Buying Or Selling Without An Agent

Dated: 07/18/2016

Views: 276

Q: My fiancee and I are looking for what we wish to be our first home. As first time buyers, we have a lot of questions and concerns. 

We have been introduced to a couple who is currently updating their home in hopes to sell it. This home meets a lot of our Needs and offers a few of our Wants as well... but they prefer to sell without realtors involvement. If we are willing, they will take $10k off of the selling price. The new updates are all nice and we like them. We've toured the house and the decrease in price is a nice selling point. I've done research, and the surrounding homes are valued at the same or higher price than what is asked for. Here are my questions:

  1. How common is it for realtors not to be involved in the purchase of a home (sellers asking to do this without agent's involvement)?

  2. Can I still use a Mortgage Broker to help move things along?

  3. Other than a Real Estate Lawyer, Appraiser or Inspector; who else will I need to look for to help or will need to hire?

  4. Is there anything (sites, documents, checklists) you could point me to for further help, guidelines, tips, etc?

These are the first questions and concerns I have about this topic. I have a friend who is a realtor whom we were initially going to use as our Buyer's agent. But I feel bad asking that person questions regarding how to proceed without one. ~LookingFor1stHome

LookingFor1stHome - This is a question we see very often.

Do you need an agent? No.

Can you do it on your own? Yes.

As first time buyers, at least take a first time buyer course offered by FHA - your lender should be able to help you identify a course in your local area.

You will need to hire a few people:

  1. A real estate attorney - find someone that specializes in real estate, not a generalist... and negotiate a flat fee.

  2. An appraiser - hire your own appraiser for an independent evaluation of price... don't take the seller's word for it.

  3. A home inspector - I used to promote only members of ASHI (American Society of Home Inspectors)... and a large percentage of the inspectors I work with decided the value of the organization isn't worth it and dropped their membership. You want one that will provide a digital report with pictures.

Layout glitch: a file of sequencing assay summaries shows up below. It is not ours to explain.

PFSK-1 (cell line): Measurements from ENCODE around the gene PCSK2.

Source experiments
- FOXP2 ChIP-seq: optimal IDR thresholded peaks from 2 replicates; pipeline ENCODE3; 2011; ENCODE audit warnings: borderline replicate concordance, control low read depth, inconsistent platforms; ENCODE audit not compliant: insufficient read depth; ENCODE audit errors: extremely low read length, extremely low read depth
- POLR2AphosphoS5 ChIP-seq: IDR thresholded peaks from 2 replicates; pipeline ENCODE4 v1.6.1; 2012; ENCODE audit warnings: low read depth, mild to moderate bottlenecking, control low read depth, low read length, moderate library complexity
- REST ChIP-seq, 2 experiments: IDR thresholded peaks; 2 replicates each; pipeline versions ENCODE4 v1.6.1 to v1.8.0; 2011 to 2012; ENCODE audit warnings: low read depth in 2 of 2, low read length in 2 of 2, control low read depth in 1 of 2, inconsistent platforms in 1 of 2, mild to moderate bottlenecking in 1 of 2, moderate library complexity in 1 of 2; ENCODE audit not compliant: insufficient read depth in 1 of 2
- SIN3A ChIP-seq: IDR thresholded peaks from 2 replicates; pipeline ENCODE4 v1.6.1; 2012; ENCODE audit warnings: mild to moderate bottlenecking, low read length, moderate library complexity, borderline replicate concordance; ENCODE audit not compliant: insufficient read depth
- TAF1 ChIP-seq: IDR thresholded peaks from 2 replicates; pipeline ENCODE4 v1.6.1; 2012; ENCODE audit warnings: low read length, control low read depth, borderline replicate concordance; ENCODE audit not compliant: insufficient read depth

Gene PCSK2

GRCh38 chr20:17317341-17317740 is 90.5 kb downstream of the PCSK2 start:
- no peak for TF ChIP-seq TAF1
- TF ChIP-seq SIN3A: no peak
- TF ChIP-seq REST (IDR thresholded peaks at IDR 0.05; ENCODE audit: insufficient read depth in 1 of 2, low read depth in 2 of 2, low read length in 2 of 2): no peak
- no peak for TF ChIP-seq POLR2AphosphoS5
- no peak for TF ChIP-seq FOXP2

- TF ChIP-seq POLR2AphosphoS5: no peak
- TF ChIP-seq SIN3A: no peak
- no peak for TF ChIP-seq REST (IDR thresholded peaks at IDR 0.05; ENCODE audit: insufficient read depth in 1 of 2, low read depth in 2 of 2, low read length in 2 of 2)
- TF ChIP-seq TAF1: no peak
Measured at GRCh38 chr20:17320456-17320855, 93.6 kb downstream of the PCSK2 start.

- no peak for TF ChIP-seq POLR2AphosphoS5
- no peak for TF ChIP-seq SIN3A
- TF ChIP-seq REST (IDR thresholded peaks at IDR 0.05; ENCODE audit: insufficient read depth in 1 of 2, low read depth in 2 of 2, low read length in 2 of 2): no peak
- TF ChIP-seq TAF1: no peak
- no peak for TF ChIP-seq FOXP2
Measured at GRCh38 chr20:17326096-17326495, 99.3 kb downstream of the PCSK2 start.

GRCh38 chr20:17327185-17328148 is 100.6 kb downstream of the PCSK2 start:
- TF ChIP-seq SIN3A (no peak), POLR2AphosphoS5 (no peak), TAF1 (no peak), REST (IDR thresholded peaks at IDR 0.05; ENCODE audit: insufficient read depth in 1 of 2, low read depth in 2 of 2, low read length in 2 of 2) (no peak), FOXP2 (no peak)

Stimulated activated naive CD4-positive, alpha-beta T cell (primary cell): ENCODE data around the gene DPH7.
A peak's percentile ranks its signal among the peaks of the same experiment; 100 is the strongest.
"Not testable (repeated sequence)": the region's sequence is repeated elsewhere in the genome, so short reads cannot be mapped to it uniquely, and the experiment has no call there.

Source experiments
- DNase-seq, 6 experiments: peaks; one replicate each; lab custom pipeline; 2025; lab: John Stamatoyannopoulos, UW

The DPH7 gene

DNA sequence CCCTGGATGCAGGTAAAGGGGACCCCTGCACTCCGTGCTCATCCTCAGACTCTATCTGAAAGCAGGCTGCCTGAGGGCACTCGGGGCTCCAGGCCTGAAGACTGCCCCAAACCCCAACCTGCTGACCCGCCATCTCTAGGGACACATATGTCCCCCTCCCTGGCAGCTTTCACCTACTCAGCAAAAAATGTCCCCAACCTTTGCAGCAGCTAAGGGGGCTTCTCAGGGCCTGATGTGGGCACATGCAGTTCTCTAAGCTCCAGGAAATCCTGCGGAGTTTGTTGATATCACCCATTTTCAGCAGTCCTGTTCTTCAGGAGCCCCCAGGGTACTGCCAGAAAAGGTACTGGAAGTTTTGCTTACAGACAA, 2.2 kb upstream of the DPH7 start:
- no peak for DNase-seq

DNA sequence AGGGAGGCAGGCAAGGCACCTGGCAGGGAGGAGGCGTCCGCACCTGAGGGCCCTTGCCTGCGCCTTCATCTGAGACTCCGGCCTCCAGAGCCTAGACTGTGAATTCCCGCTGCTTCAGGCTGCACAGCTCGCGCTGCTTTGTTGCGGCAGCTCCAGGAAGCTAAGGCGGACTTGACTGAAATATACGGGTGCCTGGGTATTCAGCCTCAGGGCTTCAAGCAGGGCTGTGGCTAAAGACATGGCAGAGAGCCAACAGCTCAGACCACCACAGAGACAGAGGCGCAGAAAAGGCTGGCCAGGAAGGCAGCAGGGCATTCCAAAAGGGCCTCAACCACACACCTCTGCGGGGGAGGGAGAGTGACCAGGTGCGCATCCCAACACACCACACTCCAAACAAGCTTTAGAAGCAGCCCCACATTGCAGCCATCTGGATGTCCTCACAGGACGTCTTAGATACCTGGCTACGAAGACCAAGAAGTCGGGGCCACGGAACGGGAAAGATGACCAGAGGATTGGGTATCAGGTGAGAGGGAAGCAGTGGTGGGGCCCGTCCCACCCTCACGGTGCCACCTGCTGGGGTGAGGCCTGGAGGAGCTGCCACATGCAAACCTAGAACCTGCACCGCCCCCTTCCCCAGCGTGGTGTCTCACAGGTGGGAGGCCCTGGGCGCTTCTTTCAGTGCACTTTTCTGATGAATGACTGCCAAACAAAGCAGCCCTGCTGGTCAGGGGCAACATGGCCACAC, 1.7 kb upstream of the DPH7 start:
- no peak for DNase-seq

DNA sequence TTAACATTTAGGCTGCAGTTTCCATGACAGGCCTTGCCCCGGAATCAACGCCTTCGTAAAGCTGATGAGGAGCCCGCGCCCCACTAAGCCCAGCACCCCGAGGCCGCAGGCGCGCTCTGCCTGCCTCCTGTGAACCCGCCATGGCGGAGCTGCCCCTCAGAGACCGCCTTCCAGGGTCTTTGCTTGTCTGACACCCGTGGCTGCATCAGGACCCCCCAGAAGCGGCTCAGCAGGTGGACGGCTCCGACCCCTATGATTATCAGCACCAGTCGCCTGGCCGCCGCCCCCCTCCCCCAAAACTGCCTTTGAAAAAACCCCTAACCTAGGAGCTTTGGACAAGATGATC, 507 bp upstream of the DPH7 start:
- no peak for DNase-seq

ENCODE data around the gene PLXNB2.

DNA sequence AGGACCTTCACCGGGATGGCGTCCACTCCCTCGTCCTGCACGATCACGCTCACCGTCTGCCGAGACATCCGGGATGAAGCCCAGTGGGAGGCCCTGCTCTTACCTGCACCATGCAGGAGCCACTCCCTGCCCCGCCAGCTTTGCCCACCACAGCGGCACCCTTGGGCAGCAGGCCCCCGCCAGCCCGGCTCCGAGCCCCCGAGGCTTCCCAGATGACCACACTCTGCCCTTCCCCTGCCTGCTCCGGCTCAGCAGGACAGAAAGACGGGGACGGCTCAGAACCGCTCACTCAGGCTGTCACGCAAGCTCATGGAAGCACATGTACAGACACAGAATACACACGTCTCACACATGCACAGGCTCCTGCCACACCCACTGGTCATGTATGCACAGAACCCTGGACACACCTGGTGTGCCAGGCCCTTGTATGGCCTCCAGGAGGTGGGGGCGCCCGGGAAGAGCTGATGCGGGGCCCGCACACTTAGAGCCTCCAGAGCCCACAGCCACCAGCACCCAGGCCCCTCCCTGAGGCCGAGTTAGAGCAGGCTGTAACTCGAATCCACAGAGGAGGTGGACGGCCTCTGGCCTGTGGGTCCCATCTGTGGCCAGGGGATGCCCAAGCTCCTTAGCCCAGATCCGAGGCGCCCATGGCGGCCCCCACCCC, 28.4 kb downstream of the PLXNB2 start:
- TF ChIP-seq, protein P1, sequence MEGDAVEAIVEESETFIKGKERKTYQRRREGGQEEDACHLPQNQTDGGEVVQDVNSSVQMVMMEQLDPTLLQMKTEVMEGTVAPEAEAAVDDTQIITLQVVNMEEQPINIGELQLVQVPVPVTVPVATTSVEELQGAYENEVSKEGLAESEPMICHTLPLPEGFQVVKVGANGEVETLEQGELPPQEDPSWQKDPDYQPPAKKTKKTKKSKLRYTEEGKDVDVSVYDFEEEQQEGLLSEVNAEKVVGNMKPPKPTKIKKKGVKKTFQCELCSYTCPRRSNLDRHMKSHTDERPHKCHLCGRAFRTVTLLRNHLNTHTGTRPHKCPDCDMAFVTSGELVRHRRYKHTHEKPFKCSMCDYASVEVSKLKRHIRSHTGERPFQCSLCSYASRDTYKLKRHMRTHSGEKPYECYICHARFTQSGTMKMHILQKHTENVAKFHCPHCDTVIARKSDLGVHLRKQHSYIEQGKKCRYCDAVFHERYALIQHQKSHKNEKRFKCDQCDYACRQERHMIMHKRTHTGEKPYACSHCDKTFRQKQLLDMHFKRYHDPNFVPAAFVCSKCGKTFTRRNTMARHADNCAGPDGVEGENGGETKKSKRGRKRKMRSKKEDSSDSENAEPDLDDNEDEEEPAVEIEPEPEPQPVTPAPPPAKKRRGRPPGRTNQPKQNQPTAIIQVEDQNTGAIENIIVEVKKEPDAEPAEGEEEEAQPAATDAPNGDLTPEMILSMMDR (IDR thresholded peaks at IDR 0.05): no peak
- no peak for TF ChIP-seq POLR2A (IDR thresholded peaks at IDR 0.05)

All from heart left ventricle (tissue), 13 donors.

You will be responsible for coordinating all of the details. Most real estate attorneys will not... so before you decide on an attorney, ask if he/she will write your offer (after you've had an appraisal... otherwise you're winging it... and Zillow/Trulia is not the most accurate data source). 

You'll want to think about P&S date, time for inspection, commitment date (speak to your lender), closing date, etc. Those dates have contractual and financial meanings, so be sure to go over them with your attorney and then you'll need to track them. Don't mess this part up... it can cost you your deposit.

If you have good folks involved, ask them what things you'll need and by when... and then put it on your calendar and don't miss those dates. 

Since you've never bought before... and the sellers probably haven't sold many houses... there are a number of details that will fall through the crack until the 11th hour. Be prepared for some late scrambling around. I don't know what state you're in, so I don't know how your state process works... and I'm licensed in MA/RI so those are the only states I can comment on.

Lastly, you have to be careful in sharing too much with the seller. People may be friendly and seem genuine... and when money is involved, and lots of money, people change. It's just a fact. Any agreements MUST be in writing where you all sign and date or via email (and Bcc yourself). Nothing should be solely verbal... if something starts verbal, simply say, "Great! Let's put that in writing." 

Don't be afraid to negotiate with the sellers... you can't worry about hurting people's feelings. Mind you, that doesn't mean be a jerk... and I think you get the drift.

People think our job is easy. Sometimes it is... when you have two motivated parties that do everything they're supposed to it can be. There are often hiccups along the way. An outstanding agent will know how to handle them, will know who to contact, and will address them before they become a problem or before it's urgent. Without an agent, and with no experience buying a home, you have the pleasure of learning it all on your feet. Be sure to hire good people to help reduce (not eliminate... because that's impossible) your stress.

Good luck!


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